"The parasitic parking policy of local authorities does not help," he said. "They are being squeezed dry themselves and are looking to get money from anywhere but at the end of the day you can be killing the goose that lays the golden egg."Tenant meetings
Telford Shopping Centre manager Chris Jones believes the centre's success is down to a proactive approach to filling empty shops - using temporary tenants that can be moved around the centre to take empty spaces and offering lower rates and flexible terms for new businesses.
Empty spaces are brightened up with murals to make them look more appealing to prospective businesses.
He thinks having one team to manage the centre also helps.
"On a high street you can struggle to get everyone to agree," he said.
"We have meetings with all the tenants every quarter and we ask them on a weekly basis how things are going.
"If we spot anyone in bother we go and see them immediately to see if there is anything we can do to help - you can't just put someone in a shop and leave them."
The centre is also coming up with new ways to fill some of the larger empty units vacated by the bigger chain stores which were victims of the recession.
A unit which was previously occupied by JJB Sports is now used as an exhibition space by Galleries Live, a project run by the charity Visual Art Network which supports artists by giving them a platform for their work.
Pauline Barsby, from the charity, said: "We've had thousands of people coming to see it. It means people can come to Telford for culture as well as shopping.
"I think it could work in the High Street too because it would get people in."
And despite the centre being home to big name brands like Next, HMV and H&M it also contains a number of independents.
End Quote Rekesh Menie MMA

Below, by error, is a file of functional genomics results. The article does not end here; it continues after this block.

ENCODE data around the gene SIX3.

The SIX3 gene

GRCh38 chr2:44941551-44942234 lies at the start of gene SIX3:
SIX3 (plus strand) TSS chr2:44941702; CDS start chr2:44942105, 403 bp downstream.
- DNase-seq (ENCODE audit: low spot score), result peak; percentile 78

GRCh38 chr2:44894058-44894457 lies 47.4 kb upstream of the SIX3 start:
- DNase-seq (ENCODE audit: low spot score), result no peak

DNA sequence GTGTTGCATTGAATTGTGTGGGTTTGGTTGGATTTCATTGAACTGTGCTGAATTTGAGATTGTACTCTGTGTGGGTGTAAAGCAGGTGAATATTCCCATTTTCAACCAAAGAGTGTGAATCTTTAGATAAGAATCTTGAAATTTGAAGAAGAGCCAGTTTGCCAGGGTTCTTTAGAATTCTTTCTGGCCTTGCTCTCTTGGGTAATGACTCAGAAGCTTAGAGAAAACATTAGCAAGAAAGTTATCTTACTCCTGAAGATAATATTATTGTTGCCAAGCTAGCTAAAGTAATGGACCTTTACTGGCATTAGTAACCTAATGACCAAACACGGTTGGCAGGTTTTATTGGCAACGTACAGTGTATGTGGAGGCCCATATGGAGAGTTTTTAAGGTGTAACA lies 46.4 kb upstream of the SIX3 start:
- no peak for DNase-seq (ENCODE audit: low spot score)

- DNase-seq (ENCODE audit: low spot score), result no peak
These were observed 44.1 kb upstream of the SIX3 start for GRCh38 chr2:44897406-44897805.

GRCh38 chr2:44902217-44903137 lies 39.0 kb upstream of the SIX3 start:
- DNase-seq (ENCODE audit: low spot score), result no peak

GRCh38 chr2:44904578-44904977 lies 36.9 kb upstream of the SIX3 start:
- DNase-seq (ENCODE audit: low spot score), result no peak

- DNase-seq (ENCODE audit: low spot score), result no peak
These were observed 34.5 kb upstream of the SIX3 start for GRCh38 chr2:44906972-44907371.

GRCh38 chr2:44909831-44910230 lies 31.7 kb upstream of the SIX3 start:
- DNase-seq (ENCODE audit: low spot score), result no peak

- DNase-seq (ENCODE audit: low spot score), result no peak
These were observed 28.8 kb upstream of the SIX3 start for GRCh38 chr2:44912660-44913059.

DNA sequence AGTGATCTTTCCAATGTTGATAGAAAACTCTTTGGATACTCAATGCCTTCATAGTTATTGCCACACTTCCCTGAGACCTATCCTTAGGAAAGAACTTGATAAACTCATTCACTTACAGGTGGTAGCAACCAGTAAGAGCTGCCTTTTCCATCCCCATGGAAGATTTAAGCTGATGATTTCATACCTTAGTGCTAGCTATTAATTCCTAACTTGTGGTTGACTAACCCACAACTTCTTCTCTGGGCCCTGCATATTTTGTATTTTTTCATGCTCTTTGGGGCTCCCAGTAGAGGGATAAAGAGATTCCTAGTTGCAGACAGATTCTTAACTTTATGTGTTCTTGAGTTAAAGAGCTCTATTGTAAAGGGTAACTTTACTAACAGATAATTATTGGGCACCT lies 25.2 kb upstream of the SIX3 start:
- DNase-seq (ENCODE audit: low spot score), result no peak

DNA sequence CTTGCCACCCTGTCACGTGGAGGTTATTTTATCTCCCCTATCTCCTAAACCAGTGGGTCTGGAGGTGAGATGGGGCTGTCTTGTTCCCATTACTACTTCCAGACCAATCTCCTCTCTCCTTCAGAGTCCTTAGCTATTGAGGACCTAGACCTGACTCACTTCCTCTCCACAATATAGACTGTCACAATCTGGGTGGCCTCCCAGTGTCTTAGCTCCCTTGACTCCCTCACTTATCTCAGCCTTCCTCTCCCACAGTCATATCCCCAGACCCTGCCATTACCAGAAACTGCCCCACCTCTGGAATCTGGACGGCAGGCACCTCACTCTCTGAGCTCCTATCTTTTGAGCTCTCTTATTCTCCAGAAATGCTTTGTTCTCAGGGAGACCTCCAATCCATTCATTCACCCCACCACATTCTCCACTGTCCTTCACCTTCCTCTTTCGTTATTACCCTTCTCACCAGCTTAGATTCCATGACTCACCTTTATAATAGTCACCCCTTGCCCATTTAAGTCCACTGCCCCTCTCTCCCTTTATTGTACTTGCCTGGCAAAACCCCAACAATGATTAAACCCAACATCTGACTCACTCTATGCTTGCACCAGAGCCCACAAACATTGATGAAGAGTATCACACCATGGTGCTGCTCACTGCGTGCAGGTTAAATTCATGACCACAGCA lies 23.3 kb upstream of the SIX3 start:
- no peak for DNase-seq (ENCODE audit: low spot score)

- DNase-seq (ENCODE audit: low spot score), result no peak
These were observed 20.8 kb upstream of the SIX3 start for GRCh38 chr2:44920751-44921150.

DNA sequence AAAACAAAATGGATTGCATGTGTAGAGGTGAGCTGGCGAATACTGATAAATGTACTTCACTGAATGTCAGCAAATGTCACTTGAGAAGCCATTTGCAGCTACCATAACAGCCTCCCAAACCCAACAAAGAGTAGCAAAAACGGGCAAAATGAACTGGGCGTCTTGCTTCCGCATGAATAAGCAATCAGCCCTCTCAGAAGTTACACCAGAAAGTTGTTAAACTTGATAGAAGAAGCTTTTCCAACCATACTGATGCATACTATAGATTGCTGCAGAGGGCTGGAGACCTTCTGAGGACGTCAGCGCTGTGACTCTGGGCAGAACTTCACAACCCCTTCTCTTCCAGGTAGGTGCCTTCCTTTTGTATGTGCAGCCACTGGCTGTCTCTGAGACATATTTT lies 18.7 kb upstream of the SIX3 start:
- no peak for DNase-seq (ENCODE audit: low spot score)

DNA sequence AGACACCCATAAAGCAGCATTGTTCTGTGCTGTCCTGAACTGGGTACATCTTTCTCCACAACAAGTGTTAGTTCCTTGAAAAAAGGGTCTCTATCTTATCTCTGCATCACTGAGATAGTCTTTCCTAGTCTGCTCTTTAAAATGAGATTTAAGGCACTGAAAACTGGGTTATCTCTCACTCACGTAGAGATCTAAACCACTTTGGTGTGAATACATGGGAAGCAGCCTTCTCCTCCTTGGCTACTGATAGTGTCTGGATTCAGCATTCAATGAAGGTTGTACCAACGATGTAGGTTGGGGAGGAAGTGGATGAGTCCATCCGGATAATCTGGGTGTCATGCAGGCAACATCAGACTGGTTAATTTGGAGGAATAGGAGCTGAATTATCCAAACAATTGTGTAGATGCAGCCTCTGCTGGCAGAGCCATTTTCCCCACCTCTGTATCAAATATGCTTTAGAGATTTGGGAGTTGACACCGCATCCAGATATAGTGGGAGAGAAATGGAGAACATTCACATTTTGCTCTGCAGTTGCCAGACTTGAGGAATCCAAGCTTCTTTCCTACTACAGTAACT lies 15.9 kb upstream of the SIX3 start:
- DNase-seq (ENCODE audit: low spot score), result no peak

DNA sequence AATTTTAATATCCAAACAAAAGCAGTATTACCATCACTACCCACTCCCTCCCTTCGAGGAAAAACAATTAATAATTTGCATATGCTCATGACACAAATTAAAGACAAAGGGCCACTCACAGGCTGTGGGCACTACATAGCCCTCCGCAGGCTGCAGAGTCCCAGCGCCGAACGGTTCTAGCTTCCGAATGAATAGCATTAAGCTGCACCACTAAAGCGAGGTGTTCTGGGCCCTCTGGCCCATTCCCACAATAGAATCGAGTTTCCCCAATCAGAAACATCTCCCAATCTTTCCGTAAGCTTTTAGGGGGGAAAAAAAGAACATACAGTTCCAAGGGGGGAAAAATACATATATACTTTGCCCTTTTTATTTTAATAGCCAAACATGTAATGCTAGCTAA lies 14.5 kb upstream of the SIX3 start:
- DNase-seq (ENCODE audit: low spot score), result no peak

I've never seen anyone trying to get people into a High Street”
But why did they choose the centre over the High Street?
Michael Haines runs vintage home accessories shop Victoria James with his wife Ann.
They chose Telford because they felt no existing businesses in the centre were offering products like theirs.
But as well as the niche they had identified there was another reason for choosing Telford - footfall.
"A small town centre wouldn't have the level of footfall we needed to build the business as quickly as we wanted," he said.
Shops in the centre pay a service charge in addition to the rent, business rates and VAT which they would pay on a high street.
But many businesses think the extra charge is worth it for the higher number of shoppers they can expect.
David Robinson, who owns Aroma Coffee Bar, believes what keeps customers coming back is good service - something he thinks independents can use to their advantage.
He said: "You have to offer something more, we have a table service and get to know our clientele - there is no customer service in the big stores."
Another reason for choosing a shopping centre over the High Street is the atmosphere.
Rekesh Menie, who runs MMA, a combat sport equipment and clothing shop, said a bright, friendly atmosphere and proactive management is needed to get people into a shopping location.
He said: "I've never seen anyone trying to get people into a high street."
For Mr Hopkinson, high streets and shopping centres may be different locations but what shops need to do to stay profitable is the same wherever they are.
"Make sure you're damn good at customer service and know your subject," he said.
"Independents can compete if they're good at what they do."